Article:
The Honda CR-V is one of the most successful models for the Japanese manufacturer. Currently in its fifth generation, it is available in 4 trims, namely LX, EX, EX-L and Touring with two engine options on offer. It is priced attractively, with base variant priced at $24,250 and the top trim at $34,150.
The 2018 Honda CR-V is a pleasing car to look at, with an eye-catching crossover design, which looks elegant. Design cues are very similar to that of its younger sibling, the Civic, with distinct character lines and cuts all over.
If exterior design is elegant, the interior is classy, understated and sophisticated. There is lots of space on offer, and the beige theme lends an airy feeling into the cabin. The seats are firm and supportive, and all-round visibility is also good.
Powering the CR-V are two engine options, which include a 2.4 liter 4 cyl. engine producing 184 hp of power and 180 lb-ft of torque. The other is a 1.5 liter turbocharged inline 4 motor which produces 190 hp of power and 179 lb-ft of torque. Both the motors come paired with a CVT automatic transmission with FWD configuration.
If you’re looking for performance, then the turbo 1.5 motor is the one to opt for. With a feedback rich steering and firm suspension, the car is a very capable handler and high-speed stability is also impressive. Brakes offer good stopping power without amy nosedive. With so much performance on offer, efficiency figures are impressive and car returns a combined efficiency of 31 mpg.
Safety kit includes automatic high beams, blind-spot monitoring with rear cross-traffic alert, lane departure warning and intervention, adaptive cruise control, and forward collision warning with automatic emergency braking.
Hyundai’s cars keep getting better with each generation and it’s no surprise that 2018 Hyundai Tucson is better in every aspect, compared to its predecessor. It is available in 6 trims, namely SE, SEL, Sport, SEL Plus, Value and Limited with 3 engine options. The 2018 Hyundai Tucson review says the car is priced between $22,550 and $30,825, which makes it a value for money proposition for prospective buyers.
The exterior design is in line with other Hyundai cars, and the car looks nicer in person than in pictures. Tucson looks like a crossover from every angle, in every possible way!
The interior features a dual tone beige and black dashboard, which lends the cabin an airy feeling. Seats are firm and supportive, and massive glass area offers good visibility. The interior of the Tucson is luxurious, and a nice place to be in.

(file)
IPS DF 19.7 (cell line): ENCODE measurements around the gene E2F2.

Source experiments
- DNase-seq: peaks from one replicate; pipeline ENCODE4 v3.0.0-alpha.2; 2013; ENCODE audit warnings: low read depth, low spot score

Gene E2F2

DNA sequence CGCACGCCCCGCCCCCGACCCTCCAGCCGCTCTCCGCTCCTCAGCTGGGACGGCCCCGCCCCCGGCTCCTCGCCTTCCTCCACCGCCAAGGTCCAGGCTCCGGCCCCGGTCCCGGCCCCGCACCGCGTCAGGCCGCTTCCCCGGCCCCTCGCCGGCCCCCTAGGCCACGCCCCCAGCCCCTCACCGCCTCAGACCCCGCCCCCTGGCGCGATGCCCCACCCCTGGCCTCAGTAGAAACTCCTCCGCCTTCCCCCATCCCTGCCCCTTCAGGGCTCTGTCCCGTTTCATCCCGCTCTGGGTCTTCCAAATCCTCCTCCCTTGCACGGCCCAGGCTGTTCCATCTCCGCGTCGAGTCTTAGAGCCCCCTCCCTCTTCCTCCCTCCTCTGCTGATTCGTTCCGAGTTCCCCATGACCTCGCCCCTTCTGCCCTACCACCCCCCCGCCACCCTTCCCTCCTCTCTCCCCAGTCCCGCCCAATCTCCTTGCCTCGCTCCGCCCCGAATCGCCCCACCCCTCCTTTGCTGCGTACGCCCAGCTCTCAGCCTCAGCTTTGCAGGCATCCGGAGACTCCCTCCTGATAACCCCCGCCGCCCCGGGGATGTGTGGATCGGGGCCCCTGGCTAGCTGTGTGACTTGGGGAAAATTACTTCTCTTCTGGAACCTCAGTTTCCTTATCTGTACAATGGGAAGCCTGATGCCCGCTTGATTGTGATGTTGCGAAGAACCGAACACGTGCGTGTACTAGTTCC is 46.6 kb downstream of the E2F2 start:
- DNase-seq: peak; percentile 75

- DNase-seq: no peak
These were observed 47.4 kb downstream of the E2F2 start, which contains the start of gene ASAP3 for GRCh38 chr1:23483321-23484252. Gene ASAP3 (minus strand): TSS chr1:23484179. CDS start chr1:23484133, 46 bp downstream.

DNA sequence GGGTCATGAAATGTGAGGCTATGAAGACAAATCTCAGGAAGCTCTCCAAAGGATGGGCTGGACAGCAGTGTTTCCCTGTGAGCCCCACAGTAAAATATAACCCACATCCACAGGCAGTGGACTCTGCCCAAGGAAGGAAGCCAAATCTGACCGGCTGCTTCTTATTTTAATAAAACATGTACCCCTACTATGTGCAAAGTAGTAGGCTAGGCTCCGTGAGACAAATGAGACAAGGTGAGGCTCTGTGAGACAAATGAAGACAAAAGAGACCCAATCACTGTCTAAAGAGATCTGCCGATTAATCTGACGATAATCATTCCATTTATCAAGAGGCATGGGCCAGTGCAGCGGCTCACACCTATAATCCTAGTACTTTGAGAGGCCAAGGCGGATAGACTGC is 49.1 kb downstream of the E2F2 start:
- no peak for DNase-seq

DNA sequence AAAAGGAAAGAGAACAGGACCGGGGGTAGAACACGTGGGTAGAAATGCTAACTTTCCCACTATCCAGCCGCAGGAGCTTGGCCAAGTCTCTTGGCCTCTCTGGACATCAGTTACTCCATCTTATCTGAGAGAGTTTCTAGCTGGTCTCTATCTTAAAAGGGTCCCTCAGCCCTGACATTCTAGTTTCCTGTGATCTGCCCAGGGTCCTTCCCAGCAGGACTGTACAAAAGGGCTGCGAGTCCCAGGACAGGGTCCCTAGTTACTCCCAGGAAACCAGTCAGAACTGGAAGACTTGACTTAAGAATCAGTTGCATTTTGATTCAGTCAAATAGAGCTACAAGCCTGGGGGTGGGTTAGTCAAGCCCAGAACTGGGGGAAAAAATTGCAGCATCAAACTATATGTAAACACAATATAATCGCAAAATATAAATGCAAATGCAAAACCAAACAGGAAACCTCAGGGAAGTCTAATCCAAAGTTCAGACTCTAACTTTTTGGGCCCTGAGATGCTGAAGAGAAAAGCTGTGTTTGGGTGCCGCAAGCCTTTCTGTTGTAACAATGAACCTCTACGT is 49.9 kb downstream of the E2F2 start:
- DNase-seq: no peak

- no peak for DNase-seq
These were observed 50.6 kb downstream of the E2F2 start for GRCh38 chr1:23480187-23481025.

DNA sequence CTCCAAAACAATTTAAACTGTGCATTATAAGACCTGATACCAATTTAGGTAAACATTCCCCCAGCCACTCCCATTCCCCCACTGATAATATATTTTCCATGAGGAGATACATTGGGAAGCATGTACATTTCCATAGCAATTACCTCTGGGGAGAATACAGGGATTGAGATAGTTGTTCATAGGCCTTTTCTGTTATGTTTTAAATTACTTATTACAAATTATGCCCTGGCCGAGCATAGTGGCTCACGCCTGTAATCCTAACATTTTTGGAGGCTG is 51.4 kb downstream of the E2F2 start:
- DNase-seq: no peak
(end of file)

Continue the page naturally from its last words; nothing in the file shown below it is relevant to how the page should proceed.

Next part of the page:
Tucson Engine options include a 2.0-liter motor with 4 cylinders, a 2.4 liter with 4 cylinders, both of which come with a 6-speed automatic transmission. The pick of the lot however, is the 1.6 liter turbocharged 4-cyl. motor which produces 175 hp of power and 195 lb-ft of torque, and is paired with a seven-speed dual-clutch automatic gearbox. There is adequate power to keep you happy, and there is no reason to complain.
The major downer though, is the steering, which doesn’t offer any sort of feel and feedback, and the only saving brace being the firm suspension, which helps its cause in straight line stability, but the car is no corner-craver by any means. Braking performance is on par with its rival’s fuel efficiency is rated at 25 mpg, which is respectable for its size and the segment it competes in.
The Tucson has been awarded 5 stars by Federal Government’s NHTSA. It is loaded with top-notch safety kit, which includes blind spot detection, automatic emergency braking and lane keep assist Toyota Business Lease.
Another Japanese car featuring on this list is the boxy 2018 Subaru Forester. Currently in its fourth generation, Subaru is available in 6 trims, namely 2.5i, 2.5i Premium, 2.5i Limited, 2.5i Touring, 2.0 XT Premium and 2.0 XT Touring.
Engine options include a 2.5 liter for the first 3 trims, while the top two trims come with turbocharged 2.0-liter engine. Both the engines are paired with a CVT Automatic transmission, which sends power to all 4 wheels. The Subaru Forester is priced between $22,795 and $36,090.
Going by the exterior looks, the Forester isn’t a looker by any means. It is boxy, yet doesn’t look rugged, but comes across as a very practical SUV. Though exterior looks are subjective, this car doesn’t match the charm of its rivals.
There is nothing about Forester’s interior theme, and the dashboard with a plethora of buttons appears as an afterthought. The seats though, are comfortable and huge glass area aids in good all-round visibility. As is the case with almost all Japanese cars, there is plenty of space in all the three rows which is always welcome. The interior of Forester is nothing to write home about, it is basic, yet functional and gets the job done.
Powering the Forester are two engine options. One is a 2.5 liter 4 cyl. Engine, which produces 170 hp of power and 174 lb-ft of torque, and is available with either a 6-speed manual transmission or a CVT automatic transmission.
The other engine is a more powerful, 2.0-liter turbocharged engine. Power output is rated at 250 hp while torque is rated at 258 lb-ft, and the motor is paired with a CVT automatic gearbox, which sends power to all the wheels. With 250 hp of power, Forester is the most powerful car in its segment What’s disappointing though, is the handling.
With high ground clearance and hefty curb weight, handling is surely not Forester’s forte. Yes, it rides well, but the lack of feel and feedback from the steering rob away the cornering abilities of this vehicle. What’s impressive though, is the braking performance, and stopping power is commendable. Fuel efficiency is rated at 31 mpg, which again is on par with its segment rivals Auto Village.
The Forester was awarded 5 stars by NHTSA, and it comes with a rear-view camera as standard. Optional safety kit includes blind-spot monitors and rear cross-traffic alerts.